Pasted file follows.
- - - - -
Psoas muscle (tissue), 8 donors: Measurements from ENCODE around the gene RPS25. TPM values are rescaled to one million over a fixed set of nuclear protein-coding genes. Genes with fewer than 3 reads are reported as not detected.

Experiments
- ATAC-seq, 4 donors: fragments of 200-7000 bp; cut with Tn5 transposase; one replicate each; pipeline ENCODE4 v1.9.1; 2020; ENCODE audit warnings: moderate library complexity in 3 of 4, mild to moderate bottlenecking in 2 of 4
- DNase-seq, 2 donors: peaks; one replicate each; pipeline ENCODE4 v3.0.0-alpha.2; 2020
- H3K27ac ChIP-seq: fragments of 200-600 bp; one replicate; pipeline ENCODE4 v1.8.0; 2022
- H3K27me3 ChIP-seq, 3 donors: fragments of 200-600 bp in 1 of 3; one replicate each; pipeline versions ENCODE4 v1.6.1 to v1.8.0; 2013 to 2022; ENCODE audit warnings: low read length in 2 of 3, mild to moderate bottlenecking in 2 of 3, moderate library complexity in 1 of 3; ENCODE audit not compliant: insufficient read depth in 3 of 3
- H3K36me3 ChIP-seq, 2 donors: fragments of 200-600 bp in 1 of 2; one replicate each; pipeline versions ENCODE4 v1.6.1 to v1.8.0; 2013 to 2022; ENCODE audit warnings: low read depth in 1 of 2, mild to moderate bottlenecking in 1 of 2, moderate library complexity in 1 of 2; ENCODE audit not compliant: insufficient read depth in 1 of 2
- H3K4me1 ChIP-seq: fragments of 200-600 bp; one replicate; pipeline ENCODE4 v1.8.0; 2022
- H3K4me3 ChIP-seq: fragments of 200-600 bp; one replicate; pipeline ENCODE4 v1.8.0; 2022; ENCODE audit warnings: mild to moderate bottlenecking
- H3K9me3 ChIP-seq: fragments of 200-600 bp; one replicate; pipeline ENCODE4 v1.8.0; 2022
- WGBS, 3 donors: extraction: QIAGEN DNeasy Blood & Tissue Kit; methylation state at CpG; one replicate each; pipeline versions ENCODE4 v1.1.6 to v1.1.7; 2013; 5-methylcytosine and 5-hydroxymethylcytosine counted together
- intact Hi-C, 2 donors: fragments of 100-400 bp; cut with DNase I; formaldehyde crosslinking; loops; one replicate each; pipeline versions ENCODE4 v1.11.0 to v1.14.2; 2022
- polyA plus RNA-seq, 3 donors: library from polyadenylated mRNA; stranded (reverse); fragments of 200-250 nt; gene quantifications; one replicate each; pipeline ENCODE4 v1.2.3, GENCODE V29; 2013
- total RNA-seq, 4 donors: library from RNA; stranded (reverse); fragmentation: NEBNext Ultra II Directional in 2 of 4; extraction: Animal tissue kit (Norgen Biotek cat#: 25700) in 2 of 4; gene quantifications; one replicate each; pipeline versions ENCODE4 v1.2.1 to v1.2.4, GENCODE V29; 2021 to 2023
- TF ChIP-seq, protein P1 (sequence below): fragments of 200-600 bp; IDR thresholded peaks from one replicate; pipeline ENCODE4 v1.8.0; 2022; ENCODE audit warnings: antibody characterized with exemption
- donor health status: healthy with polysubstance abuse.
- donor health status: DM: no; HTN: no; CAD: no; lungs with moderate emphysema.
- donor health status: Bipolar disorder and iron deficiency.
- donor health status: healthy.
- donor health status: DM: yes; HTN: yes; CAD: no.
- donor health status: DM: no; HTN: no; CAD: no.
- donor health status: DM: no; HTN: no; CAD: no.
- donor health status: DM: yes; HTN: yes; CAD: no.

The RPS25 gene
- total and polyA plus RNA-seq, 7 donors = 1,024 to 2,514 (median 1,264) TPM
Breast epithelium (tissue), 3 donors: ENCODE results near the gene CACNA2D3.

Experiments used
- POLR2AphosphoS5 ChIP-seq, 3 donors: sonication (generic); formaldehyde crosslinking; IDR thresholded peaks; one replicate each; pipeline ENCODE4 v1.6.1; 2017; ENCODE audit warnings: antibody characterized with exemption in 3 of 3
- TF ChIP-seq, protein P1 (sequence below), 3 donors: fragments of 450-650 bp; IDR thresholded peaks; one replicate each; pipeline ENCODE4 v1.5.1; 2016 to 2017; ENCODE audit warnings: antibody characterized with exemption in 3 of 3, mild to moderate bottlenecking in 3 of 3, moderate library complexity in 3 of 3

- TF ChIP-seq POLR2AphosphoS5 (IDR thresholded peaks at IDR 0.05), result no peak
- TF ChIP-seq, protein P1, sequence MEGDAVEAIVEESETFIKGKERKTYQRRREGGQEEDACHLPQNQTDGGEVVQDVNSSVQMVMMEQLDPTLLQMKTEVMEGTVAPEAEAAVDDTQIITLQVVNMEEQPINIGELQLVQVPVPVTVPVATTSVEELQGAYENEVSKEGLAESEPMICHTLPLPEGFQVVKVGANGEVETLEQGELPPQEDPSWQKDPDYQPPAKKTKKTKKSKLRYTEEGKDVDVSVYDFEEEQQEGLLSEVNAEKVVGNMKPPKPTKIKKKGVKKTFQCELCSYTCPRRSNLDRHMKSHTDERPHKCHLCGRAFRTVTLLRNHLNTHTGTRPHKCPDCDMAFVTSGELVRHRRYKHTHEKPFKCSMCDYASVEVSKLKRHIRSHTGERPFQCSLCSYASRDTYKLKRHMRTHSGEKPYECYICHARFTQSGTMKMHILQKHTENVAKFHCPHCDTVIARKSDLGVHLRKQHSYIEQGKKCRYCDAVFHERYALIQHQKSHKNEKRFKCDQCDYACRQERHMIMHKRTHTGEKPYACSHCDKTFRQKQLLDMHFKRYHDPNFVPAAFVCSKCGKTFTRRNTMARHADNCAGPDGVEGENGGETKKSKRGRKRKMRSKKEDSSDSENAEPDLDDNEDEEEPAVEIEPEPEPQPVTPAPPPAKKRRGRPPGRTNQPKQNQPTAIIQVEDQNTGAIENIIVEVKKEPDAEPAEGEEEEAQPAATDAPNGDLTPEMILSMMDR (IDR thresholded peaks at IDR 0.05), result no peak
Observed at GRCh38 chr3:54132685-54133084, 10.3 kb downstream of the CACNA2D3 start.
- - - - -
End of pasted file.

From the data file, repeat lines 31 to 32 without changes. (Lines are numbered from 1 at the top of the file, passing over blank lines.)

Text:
- TF ChIP-seq, protein P1, sequence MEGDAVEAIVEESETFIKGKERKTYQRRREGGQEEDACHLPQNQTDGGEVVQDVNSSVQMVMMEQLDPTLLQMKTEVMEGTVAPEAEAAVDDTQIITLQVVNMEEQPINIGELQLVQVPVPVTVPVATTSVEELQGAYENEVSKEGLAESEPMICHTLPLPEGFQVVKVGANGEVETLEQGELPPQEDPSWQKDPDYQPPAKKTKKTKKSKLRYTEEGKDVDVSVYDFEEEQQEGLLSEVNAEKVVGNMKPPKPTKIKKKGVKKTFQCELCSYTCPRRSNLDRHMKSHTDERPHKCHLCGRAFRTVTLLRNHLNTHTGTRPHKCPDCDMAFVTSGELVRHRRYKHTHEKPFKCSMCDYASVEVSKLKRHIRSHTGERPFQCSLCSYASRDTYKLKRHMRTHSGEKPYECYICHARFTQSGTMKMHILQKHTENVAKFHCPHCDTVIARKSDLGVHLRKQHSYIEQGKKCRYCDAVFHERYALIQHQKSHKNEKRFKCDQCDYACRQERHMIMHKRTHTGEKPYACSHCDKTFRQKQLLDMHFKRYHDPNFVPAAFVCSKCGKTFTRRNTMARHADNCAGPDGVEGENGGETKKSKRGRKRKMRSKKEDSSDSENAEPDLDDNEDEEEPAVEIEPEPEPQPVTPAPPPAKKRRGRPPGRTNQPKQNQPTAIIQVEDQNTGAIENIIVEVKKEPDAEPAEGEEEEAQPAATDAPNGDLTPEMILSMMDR (IDR thresholded peaks at IDR 0.05), result no peak
Observed at GRCh38 chr3:54132685-54133084, 10.3 kb downstream of the CACNA2D3 start.